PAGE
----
By: Tristan Armer, Esq.
The law regarding agreements between an employer and employee not to compete, not to solicit employees or customers, and, not to disparage the employer is not complicated. Non-competition clauses are evaluated differently from “non-solicitation” and “non-disparagement” clauses. Therefore, this post will focus on the “non-competition” clause first and address the “non-solicitation” and “non-disparagement” clauses in a following post.
The Mississippi Supreme Court ruled a long time ago that restrictive covenants to not compete are “in restraint of trade and individual freedom and are not favorites of the law, but will be enforced when reasonable.” Additionally, the court determined that these covenants in restraint of trade must be strictly interpreted.
The first take-away from the law is that because the agreements are generally disfavored and strictly construed then drafting mistakes, ambiguity, or, unreasonable restrictions in the agreement ultimately result in the unenforceability of the restriction. With such scrutiny placed on the agreement, it was unwise for an employer to draft its own agreement. Lawyers and judges use their own language to some extent which then creates an expectation of what words, language and phrasing should be stated within the agreement. Failure to use precise or recognized language which meets a judge’s expectation is begging for a determination that the agreement is ambiguous and thus unenforceable. Another mistake I often see from an employer is using a prior employee’s agreement as a form for another employee or modifying an old agreement drafted by an attorney. These changes result in agreements that were not reasonable in scope to a particular employee because the agreement was not tailored to that employee’s competitive impact on the employer. Failure of the restriction to be reasonable in scope is the most often cited reason a court invalidates or limits the non-compete agreement.
The second take-away from the law is that when a court must decide any contest about what is reasonable, whether there are mistakes in drafting, or, any other contest to the agreement, the employer seeking enforcement bears the burden of proof. The employer is the party that must be prepared to show that not only are the restrictions reasonable, but also prove the valid business reason justifying enforcement of the non-compete clause. In a contest a court will look to confirm that the restriction is reasonable to protect a particular “economic interest” of the employer. The reality is that judges are loath to keep a person from having a job unless convinced true harm will come to the employer from the new, competitive employment. An employer must be ready to put on understandable evidence of the negative consequences the unfair competition will cause.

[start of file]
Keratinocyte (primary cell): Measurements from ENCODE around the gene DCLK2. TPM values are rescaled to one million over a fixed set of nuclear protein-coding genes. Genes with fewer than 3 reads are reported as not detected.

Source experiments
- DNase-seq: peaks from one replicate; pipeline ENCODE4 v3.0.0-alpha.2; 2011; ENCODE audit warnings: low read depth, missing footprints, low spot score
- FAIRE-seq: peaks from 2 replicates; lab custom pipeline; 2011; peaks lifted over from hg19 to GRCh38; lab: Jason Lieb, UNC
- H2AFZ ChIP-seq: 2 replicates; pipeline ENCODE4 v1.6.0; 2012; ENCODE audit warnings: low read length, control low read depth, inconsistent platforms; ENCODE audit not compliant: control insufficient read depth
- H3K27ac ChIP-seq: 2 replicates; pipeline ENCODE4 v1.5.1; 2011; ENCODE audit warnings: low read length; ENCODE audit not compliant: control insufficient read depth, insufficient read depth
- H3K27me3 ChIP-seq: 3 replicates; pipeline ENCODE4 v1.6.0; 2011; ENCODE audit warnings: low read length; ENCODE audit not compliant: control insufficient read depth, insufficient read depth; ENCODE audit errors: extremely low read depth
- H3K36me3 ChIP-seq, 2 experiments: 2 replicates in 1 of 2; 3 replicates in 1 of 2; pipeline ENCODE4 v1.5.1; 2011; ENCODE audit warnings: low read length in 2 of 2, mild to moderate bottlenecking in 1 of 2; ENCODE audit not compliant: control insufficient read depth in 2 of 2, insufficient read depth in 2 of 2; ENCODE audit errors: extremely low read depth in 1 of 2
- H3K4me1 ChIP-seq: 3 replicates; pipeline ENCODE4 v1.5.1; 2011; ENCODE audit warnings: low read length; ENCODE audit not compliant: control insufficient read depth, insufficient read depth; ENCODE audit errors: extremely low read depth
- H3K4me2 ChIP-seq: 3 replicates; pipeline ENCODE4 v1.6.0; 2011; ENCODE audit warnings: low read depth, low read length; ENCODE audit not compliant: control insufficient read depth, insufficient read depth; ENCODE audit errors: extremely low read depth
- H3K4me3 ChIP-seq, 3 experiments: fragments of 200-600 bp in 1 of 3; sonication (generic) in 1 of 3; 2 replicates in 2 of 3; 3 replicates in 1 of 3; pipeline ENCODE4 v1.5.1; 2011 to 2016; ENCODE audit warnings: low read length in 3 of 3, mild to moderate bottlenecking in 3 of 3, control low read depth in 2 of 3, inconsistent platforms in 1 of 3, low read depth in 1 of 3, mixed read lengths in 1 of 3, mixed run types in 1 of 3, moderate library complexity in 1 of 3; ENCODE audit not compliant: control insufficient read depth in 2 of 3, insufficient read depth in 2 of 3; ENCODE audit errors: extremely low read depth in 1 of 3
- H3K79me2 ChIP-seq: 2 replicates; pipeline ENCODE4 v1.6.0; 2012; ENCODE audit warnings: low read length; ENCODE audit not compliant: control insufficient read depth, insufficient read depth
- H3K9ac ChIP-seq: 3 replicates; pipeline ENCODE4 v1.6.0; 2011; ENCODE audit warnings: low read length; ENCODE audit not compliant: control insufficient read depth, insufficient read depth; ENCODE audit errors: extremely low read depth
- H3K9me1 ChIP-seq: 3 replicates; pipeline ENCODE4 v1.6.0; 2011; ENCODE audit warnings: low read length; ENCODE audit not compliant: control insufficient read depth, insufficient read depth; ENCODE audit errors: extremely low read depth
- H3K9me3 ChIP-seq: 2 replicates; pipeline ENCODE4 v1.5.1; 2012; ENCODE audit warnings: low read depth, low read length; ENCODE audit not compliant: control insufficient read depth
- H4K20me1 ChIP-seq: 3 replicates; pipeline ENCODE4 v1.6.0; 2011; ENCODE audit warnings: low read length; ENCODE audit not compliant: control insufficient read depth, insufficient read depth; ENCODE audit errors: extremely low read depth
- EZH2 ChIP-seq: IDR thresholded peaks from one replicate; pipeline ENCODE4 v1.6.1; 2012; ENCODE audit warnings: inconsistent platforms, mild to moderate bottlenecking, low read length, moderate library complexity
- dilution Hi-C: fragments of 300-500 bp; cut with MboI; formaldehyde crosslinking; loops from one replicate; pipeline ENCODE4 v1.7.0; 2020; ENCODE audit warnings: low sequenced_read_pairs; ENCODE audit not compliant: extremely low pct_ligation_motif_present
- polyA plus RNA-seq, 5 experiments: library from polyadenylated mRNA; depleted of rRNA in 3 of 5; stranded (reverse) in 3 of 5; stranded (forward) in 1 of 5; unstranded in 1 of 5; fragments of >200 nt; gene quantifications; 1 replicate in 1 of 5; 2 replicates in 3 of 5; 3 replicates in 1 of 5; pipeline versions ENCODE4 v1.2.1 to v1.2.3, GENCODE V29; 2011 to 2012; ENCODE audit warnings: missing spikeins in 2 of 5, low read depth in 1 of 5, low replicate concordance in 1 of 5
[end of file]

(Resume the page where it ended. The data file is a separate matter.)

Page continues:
While the law is simple to understand, determining a “reasonable in scope” restriction is not always simple. A court’s initial review of reasonableness starts with “measuring how long in duration and how far in geographic scope is the employee restricted from competing.” Non-competition agreements are enforceable only “within such territory and during such time as may be reasonably necessary for the protection of the employer or principal, without imposing undue hardship on the employee or agent.” If the restrictions are for too long a time period or cover too large a geographic territory, then the court may reduce the scope of the restriction without totally invalidating it, or, invalidating the agreement altogether.
But simply drafting a “short” period of time or “small” geographic area of restriction for the sake of enforcement is misguided. The number of people working remotely with a computer and cell phone is growing. Their place of employment is not as important as the place of the employer’s economic interest within that employment. Globalization of commerce also means that the competitive work could be geographically located everywhere. The key to drafting a proper non-compete comes from matching the time and distance scope to the employer’s protectable economic interest. A long time and large scope which directly matches the employee’s ability to inflict economic harm upon the employer is more justifiable than an artificially short or small scope.
A mistake I have seen is when a lightly-seasoned employer, who learned along the way a court can reduce the scope of the agreement to make it more “reasonable”, drafts agreements broader in scope either with an eye toward anticipating the reduction or treating the initial draft like an opening offer. If the scope (time or distance) is slightly too broad, then the court will probably tailor the scope down. But agreements viewed as so big as to be capricious or in bad faith often result in total invalidity. The old saying, “pigs get fed, hogs get slaughtered” is applicable in this regard. It is my opinion that the better course is to get the agreement tailored tight and right on the front end and then defend its legitimate application without hesitation if contested. Making the scope too small or too big is asking for trouble.